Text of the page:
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Measuring the authority of web pages

May 31, 2017 by · Leave a Comment 

What we know for sure is that there is no single authority metric that Google uses when ranking pages.  From comments and other disclosures by Google staff, we know that there are several currently undisclosed metrics that form the level of authority of a page. Here is what we know:

Google says that the authority of content is calculated on a page-by-page basis. This means that there is no single domain level authority figure that applies to all content under that domain. This would lead to some bad assumptions of individual content, so Google was forced to look at it by the page. For example, it would be difficult to apply it on a per-user basis for sites like YouTube and Tumblr, so every single page has its authority.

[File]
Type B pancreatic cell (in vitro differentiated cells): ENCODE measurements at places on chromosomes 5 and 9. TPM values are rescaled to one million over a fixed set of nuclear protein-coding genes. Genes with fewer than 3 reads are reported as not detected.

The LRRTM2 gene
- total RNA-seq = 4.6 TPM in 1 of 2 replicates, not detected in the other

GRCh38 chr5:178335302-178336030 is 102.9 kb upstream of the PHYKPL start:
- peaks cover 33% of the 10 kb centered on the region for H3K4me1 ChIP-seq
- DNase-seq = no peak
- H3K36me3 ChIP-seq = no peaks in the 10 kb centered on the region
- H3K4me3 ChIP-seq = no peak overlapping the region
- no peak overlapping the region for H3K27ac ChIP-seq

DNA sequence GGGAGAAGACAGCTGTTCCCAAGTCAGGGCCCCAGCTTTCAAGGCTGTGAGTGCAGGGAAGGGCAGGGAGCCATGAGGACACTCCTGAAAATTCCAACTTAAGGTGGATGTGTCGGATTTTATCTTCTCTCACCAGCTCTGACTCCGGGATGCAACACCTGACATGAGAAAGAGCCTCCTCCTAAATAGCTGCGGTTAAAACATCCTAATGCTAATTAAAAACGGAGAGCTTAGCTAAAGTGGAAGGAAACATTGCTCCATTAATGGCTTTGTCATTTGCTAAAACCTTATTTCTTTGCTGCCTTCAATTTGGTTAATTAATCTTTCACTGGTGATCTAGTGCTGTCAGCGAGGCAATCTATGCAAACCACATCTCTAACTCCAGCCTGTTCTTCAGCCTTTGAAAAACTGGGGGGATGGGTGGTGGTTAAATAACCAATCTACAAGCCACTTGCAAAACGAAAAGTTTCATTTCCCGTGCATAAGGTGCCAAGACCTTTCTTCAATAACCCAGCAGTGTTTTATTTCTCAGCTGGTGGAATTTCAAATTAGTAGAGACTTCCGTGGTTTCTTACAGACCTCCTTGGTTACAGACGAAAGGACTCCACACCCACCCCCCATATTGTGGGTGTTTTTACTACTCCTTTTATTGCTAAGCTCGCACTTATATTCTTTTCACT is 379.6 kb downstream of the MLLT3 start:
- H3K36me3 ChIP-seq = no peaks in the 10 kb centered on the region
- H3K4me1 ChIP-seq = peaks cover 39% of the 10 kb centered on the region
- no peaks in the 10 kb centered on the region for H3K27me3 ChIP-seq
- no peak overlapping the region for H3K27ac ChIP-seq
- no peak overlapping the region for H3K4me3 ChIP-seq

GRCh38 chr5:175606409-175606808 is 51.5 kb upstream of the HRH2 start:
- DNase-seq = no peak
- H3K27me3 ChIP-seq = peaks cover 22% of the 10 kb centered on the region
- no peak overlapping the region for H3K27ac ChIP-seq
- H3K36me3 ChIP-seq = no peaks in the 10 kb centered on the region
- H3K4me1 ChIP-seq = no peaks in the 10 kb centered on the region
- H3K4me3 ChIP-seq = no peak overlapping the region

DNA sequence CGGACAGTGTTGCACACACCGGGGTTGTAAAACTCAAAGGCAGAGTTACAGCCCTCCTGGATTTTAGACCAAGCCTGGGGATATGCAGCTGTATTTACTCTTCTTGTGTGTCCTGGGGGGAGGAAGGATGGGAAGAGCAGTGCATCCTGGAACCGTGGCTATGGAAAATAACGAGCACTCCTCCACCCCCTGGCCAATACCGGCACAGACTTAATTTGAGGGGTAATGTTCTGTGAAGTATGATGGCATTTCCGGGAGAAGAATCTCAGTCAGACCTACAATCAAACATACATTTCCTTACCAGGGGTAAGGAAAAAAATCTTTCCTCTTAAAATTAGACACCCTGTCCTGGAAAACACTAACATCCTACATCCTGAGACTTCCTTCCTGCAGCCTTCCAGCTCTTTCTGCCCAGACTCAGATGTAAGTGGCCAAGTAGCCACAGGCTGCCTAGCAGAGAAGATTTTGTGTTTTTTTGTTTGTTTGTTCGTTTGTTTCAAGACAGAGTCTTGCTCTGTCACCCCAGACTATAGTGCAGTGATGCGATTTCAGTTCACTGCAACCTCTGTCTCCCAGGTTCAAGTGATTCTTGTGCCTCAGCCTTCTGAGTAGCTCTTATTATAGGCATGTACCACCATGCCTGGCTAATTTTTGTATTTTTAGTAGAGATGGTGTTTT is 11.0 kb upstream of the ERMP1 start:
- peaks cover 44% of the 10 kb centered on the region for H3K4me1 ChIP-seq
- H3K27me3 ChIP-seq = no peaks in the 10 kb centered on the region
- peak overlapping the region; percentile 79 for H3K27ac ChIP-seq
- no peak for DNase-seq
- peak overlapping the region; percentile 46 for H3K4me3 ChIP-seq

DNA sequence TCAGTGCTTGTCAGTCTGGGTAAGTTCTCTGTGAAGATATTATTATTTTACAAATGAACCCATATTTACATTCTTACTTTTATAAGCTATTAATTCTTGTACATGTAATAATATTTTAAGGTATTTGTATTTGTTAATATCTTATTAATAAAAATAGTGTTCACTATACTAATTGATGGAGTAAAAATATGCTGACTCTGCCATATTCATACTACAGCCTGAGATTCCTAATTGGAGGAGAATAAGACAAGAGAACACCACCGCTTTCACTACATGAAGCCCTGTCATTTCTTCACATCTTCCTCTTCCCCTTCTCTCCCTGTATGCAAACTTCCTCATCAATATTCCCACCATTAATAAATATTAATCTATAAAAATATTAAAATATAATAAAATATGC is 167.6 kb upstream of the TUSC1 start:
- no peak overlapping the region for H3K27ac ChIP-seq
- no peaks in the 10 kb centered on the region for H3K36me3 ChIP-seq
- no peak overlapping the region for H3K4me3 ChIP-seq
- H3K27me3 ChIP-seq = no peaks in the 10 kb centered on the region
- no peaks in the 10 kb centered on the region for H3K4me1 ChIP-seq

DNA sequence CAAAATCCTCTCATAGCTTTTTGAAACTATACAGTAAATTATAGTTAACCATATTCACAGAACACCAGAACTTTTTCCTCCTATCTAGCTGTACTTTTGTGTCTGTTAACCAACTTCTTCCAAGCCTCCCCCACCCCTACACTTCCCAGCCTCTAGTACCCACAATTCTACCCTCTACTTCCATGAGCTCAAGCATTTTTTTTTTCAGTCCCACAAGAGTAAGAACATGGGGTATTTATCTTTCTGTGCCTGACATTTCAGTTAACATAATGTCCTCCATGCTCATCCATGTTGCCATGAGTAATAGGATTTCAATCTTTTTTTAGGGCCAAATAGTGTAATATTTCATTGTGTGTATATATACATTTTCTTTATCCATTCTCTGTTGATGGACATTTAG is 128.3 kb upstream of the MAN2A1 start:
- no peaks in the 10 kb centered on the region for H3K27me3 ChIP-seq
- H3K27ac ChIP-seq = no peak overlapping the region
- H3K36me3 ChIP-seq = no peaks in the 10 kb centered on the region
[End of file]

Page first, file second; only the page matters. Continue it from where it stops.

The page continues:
There are still site-wide signals that have an effect on the authority of the page. It’s not a blanket application across all pages. One of the initial attempts to fight spam, The Penguin update, applied penalties across the entire site. Now, with Penguin a part of the core algorithm, it applies at the page level. In reality, it is a good thing that penalties and boosts apply at the page level. It is possible that the computational load was too great to do so in the past.

The days when PageRank was all you needed to rank are gone. Now there are something like 200+ ranking signals, of which as many 20 could directly affect authority. Google wants to ensure that if you rank high in its results, that what you are saying is true, and that it belongs there.Save

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